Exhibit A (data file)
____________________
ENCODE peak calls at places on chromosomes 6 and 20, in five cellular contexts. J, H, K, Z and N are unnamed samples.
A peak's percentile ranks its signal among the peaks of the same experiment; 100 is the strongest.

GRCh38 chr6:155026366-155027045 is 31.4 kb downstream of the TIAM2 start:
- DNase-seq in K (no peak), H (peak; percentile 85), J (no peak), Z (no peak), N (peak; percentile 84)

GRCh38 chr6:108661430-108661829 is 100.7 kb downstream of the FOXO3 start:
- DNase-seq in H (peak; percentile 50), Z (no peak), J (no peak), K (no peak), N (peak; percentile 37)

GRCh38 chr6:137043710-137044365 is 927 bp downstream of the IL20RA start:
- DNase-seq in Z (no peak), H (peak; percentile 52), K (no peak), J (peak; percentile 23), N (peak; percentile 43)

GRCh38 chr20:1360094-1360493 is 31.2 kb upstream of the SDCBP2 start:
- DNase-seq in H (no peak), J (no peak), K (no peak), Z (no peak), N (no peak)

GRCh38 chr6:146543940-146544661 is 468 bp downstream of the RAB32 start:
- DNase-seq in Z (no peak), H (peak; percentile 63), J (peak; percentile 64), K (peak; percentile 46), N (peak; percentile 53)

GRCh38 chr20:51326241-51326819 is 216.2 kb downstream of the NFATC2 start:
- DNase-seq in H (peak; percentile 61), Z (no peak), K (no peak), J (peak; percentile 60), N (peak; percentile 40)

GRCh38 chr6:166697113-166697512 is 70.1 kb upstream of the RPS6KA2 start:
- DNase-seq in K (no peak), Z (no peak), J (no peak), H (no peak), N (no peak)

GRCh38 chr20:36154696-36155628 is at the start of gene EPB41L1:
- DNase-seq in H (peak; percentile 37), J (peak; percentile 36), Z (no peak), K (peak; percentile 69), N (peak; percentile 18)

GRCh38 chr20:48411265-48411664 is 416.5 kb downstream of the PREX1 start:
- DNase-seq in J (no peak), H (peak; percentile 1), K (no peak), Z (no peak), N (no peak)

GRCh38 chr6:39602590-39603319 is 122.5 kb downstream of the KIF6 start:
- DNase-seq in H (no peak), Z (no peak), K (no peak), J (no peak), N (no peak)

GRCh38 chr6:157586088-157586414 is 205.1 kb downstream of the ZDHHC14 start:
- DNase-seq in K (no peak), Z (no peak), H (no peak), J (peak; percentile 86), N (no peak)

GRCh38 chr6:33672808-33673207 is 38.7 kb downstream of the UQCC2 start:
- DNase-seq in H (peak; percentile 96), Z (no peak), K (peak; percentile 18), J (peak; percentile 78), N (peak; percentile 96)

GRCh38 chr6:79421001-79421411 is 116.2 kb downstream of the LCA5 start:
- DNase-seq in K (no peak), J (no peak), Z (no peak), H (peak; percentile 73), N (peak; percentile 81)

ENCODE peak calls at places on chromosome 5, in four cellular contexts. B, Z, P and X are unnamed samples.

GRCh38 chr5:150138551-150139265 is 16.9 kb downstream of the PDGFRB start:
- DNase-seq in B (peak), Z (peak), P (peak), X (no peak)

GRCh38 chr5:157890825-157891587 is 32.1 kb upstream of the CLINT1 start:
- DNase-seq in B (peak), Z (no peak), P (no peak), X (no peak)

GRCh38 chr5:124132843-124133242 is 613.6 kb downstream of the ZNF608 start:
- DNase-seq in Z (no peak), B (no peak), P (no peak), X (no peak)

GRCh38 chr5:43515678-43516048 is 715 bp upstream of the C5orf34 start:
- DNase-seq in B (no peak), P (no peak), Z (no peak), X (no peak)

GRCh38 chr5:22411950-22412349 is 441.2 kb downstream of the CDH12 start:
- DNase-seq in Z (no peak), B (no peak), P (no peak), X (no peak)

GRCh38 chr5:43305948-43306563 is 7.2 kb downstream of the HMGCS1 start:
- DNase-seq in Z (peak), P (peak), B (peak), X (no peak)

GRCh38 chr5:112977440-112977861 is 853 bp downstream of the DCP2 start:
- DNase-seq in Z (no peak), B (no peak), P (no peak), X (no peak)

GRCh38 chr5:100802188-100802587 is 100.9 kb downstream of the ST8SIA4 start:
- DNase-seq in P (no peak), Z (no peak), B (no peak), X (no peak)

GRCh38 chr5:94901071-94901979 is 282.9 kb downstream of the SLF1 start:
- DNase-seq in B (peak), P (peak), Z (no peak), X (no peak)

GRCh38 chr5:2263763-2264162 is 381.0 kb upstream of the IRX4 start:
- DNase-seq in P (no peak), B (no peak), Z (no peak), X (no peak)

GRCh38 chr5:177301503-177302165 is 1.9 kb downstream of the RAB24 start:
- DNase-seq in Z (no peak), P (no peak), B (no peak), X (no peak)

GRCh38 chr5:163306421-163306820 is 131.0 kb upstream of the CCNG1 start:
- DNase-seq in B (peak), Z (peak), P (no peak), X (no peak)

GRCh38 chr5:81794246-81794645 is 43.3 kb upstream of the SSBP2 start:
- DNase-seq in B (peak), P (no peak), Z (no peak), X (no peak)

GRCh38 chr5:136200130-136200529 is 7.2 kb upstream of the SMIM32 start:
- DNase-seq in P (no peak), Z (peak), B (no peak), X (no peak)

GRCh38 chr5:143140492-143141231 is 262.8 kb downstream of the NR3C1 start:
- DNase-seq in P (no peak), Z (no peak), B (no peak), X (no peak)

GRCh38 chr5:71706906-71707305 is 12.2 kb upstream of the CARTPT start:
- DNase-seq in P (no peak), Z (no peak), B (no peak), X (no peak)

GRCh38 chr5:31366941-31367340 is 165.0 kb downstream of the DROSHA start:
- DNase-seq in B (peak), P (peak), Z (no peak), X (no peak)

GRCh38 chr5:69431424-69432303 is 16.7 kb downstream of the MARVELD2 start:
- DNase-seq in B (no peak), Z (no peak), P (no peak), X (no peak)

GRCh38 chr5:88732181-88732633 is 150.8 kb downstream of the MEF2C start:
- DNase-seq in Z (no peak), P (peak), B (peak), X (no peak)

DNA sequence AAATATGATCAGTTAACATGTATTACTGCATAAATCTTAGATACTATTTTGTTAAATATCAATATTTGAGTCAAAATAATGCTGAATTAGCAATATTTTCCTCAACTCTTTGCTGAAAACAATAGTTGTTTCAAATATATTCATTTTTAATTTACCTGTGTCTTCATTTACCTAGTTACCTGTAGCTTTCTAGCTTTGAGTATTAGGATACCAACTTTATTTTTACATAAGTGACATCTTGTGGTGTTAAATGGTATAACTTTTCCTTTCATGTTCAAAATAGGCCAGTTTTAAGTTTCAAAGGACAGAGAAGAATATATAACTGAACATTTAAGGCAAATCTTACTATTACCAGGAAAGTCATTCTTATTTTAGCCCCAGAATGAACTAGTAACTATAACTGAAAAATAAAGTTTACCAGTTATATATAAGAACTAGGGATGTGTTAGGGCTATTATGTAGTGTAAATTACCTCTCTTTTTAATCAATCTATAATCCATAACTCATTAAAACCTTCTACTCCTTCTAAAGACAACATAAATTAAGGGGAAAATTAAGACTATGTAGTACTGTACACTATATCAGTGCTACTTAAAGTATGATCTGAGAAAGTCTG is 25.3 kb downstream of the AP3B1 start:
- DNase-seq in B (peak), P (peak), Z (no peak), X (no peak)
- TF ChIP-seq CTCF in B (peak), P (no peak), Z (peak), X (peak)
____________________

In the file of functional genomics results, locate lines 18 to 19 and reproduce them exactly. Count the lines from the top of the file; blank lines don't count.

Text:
- DNase-seq in H (peak; percentile 37), J (peak; percentile 36), Z (no peak), K (peak; percentile 69), N (peak; percentile 18)

GRCh38 chr20:48411265-48411664 is 416.5 kb downstream of the PREX1 start: